Lack of capability training a barrier for sustainability professionals

New research into New Zealand’s sustainability profession has found most sustainability professionals are reasonably confident in their current ability to do their role. However, only half of them believe their current capability development is enough for their future role requirements.

Oxygen Consulting, in collaboration with the Sustainable Business Council, Sustainable Business Network and Auckland University of Technology has launched the 2023 Insights on New Zealand’s Sustainability Professionals report which aims to dig into the challenges and opportunities for those working in the sustainability profession.

Director of Oxygen Consulting Sarah Holden says, in a statement, that the 2023 findings highlight the lack of professional training options in New Zealand as a major barrier faced by sustainability professionals.

“Sustainability is now a commercial imperative for many organisations and there is an increasing expectation that businesses will do it properly, as compliance standards and industry guidelines rapidly evolve, and sustainability becomes fiscally linked to lending or investment requirements. It’s a serious game now, so we need highly capable people at the wheel ensuring their organisations are addressing sustainability appropriately.

“Our research found that while sustainability professionals feel generally confident in their ability, less than half feel completely competent in their role. This is especially concerning because we also know that sustainability professionals lack professional development and are mostly building their capability through on-the-job experience. We don’t yet have the equivalent of ‘passing the bar’ or a ‘chartered accountant’ professional qualification in the New Zealand sustainability industry, but this should definitely be a consideration in future to further support sustainability professionals and their organisations’ ability to address sustainability consistently and effectively.”

SBC Executive Director Mike Burrell says continued capability gaps will significantly impact Aotearoa New Zealand’s ability to meet its long-term emissions reduction goals, which should be an increasing concern for business.

“As more and more businesses shift to put sustainability at the heart of their strategy, it is critical for organisations to invest in upskilling their staff to give them the confidence and tools required to drive tangible sustainability action and progress from within.”

He says the demand for this skillset is only going to grow, “so it’s important we develop the capability of the sustainability profession, keep them engaged and offer them progression opportunities. We must also be working to create clear pathways for others like them to join the profession. A strong pipeline of confident sustainability professionals is critical to our ability to achieve a low emissions and climate resilient future for Aotearoa, where all New Zealanders and communities can thrive.”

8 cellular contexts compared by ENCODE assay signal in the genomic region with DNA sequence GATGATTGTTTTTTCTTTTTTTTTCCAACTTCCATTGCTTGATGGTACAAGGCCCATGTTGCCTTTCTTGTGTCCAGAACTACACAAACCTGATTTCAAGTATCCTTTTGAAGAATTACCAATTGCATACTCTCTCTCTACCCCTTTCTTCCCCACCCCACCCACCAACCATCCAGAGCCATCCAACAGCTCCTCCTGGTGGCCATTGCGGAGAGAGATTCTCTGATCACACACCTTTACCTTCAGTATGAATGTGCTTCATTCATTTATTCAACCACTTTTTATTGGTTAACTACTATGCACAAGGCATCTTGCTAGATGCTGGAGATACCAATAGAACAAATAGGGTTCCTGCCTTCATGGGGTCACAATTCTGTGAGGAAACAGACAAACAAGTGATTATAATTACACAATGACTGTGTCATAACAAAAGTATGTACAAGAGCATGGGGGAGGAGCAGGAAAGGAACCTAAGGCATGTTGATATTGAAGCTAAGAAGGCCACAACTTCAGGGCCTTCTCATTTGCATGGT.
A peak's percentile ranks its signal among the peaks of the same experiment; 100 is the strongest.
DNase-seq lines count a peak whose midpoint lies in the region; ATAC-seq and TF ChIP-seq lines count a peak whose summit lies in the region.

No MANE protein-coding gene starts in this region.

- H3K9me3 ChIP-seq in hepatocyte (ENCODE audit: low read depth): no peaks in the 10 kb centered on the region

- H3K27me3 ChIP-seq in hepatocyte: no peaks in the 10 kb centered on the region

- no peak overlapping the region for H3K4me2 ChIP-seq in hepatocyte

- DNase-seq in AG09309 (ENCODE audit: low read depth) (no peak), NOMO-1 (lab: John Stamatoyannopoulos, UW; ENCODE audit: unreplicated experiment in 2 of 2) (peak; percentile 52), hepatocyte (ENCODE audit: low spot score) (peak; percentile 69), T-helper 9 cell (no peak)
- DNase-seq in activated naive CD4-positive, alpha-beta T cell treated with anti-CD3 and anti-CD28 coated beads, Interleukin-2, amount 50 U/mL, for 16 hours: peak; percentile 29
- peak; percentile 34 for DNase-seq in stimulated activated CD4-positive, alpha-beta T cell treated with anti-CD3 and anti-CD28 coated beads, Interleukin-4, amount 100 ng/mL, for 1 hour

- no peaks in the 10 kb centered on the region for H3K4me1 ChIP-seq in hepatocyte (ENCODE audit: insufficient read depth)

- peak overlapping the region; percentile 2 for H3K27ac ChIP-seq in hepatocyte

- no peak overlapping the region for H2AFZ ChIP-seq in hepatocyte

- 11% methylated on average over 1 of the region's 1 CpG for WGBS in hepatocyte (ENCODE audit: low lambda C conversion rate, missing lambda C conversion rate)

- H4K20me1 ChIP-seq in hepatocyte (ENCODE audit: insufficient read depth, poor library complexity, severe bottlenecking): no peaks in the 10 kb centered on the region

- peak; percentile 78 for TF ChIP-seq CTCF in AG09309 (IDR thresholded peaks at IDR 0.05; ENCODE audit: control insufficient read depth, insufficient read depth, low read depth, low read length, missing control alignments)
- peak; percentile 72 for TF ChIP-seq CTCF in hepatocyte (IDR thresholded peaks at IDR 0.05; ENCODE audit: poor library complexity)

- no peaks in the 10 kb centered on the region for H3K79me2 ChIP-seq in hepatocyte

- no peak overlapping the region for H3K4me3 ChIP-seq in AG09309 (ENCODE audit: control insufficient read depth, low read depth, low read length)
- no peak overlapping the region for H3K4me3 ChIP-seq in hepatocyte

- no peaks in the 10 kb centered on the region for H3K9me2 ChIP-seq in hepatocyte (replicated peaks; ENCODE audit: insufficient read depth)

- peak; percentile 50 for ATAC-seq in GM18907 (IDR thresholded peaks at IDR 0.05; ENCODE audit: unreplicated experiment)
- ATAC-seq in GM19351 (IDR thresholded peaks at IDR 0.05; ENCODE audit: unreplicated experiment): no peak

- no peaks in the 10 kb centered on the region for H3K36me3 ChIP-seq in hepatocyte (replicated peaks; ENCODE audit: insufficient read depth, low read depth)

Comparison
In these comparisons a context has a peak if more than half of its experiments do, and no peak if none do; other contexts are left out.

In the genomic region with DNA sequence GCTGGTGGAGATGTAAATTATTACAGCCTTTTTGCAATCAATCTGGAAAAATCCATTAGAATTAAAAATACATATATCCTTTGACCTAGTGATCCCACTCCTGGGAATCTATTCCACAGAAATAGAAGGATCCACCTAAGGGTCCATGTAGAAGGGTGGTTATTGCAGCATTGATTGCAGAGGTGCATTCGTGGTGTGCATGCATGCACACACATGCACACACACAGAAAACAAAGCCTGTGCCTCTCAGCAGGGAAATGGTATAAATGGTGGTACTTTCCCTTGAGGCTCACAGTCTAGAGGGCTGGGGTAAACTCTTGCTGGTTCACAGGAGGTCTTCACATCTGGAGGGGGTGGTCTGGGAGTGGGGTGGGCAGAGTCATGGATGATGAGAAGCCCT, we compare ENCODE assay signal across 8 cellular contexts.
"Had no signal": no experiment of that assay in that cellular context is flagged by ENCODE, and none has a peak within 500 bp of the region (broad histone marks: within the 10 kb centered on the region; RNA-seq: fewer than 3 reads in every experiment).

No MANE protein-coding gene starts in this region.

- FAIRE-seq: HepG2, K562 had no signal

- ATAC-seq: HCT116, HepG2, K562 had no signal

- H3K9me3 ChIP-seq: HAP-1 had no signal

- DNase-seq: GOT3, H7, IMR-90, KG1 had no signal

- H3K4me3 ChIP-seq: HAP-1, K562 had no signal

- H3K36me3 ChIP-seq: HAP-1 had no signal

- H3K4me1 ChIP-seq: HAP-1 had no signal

Auckland University of Technology Professor of Ethics and Sustainability Leadership Marjo Lips-Wiersma says bridging the gap between academic learning and getting one’s first sustainability role is a critical enabler to building capacity.

“Sustainability is a fast-moving field, and as the role of a sustainability professional continues to develop, so too do the skills required to meet growing and increasingly complex challenges.

“It is increasingly important for organisations to work with universities to access the latest international best practice research, promote career options for committed young aspirant sustainability employees and provide them with internships so their skills can be swiftly utilised.”

Diversity remains a challenge

In addition to lack of capability development opportunities among sustainability professionals, this year’s research has also identified a continued a lack of ethnic diversity within the profession. SBN Chief Executive Rachel Brown says the demand for skills and expertise in this area is only going to continue to grow and diversify.

“The scale of the sustainability challenge we are now facing requires a whole new paradigm of thinking. It’s time to truly embrace diversity and make our systems and workforce inclusive. We need to recognise the way we have done things in the past isn’t going to be effective in the future.

“We need new ways of being and doing – from the way we run our economies and organisations, to how we run our cities and towns, how we measure success and more. It’s therefore critical that we open up career pathways, not just for sustainability professionals, but to bring in much-needed perspectives from a more diverse set of people.”

Job satisfaction continues

On a positive note, despite sustainability professionals having higher work demands than other New Zealand professionals, they experience greater levels of job satisfaction than other New Zealand professionals.

Holden says that job satisfaction has been “consistently higher than other New Zealand professionals since 2020, when we started this research. In addition to this, sustainability professionals have lower levels of exhaustion and cynicism and are less likely to leave their jobs, suggesting their overall wellbeing is better than the average New Zealand professional”.

“While it is encouraging to see these positive insights regarding wellbeing, the 2023 results identify a number of significant challenges and questions around how we best support the future growth of the profession and improve the capability and development building opportunities available to our sustainability professionals.”

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